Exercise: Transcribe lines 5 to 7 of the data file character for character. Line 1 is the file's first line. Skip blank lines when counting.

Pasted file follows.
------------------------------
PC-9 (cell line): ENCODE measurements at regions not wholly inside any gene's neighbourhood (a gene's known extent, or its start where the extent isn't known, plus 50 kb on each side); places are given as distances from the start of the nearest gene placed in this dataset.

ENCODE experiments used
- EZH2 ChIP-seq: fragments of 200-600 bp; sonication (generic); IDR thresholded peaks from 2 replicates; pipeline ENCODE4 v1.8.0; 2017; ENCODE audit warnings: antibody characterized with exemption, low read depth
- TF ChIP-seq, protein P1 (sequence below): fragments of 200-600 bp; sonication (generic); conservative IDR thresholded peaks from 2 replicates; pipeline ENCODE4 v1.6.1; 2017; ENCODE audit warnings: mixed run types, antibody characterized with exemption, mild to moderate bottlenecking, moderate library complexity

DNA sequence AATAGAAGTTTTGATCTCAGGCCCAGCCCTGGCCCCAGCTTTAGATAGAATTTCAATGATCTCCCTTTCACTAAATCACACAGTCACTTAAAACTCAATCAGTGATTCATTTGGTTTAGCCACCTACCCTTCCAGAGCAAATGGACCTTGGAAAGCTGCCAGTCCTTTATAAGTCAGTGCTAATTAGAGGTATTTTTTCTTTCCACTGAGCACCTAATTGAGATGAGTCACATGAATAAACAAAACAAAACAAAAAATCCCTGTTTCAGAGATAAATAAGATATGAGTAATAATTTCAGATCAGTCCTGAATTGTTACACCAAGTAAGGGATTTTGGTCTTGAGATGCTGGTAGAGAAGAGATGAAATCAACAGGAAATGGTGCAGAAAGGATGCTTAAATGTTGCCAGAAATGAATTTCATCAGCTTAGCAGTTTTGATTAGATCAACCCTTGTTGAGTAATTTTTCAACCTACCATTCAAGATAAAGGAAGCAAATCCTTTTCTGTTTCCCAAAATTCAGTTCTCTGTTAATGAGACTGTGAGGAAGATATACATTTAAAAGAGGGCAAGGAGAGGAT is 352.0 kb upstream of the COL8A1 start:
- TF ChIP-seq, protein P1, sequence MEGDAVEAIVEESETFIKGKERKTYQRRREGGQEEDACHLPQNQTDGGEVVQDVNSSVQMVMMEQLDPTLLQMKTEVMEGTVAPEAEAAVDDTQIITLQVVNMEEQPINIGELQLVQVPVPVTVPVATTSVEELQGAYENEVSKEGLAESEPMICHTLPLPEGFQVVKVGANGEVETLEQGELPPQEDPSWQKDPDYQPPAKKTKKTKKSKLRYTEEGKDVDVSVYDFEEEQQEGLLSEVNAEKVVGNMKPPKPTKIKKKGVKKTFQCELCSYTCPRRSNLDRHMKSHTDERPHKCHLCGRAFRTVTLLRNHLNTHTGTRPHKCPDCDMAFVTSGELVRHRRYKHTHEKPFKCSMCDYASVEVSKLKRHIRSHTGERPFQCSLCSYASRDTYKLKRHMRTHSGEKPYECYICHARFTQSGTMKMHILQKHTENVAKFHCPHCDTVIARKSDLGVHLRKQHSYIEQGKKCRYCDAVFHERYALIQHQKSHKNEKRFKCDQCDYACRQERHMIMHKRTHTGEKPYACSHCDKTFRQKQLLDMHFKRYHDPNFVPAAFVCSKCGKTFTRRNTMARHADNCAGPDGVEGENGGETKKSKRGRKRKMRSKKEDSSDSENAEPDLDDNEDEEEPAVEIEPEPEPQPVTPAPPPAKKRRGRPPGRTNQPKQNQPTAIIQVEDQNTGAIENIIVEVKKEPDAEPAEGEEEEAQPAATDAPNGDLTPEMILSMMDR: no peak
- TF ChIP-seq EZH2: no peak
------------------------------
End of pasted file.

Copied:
DNA sequence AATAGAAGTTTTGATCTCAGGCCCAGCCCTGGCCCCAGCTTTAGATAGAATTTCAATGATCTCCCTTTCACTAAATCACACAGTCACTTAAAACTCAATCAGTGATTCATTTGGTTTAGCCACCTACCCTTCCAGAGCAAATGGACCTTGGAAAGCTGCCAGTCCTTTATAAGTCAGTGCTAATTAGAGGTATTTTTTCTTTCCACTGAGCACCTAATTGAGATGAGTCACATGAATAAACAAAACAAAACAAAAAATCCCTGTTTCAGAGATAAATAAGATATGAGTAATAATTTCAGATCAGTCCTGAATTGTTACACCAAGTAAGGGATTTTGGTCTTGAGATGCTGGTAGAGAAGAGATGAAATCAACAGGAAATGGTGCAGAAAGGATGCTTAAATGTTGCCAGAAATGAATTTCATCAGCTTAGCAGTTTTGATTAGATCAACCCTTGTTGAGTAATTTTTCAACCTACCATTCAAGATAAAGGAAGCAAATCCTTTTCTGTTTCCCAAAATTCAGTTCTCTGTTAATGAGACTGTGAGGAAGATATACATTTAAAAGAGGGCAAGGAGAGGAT is 352.0 kb upstream of the COL8A1 start:
- TF ChIP-seq, protein P1, sequence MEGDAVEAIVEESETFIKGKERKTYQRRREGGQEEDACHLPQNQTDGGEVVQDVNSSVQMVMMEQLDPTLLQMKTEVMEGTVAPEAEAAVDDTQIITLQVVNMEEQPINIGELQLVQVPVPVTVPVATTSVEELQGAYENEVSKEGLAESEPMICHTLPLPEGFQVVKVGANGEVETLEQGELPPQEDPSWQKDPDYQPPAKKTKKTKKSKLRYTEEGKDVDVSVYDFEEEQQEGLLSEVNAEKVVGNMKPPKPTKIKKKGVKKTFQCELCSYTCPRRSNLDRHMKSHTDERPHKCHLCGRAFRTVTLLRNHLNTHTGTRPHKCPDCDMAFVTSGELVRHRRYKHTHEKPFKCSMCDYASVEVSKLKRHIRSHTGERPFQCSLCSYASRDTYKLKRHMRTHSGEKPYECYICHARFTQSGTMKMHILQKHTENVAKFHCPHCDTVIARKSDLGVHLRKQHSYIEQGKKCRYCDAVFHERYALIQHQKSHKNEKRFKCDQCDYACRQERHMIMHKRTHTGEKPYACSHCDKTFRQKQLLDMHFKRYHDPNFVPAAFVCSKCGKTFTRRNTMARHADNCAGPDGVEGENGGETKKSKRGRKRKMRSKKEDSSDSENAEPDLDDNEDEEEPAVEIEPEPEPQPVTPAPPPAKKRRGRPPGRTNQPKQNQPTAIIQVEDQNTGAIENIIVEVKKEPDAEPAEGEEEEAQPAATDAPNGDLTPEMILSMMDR: no peak
- TF ChIP-seq EZH2: no peak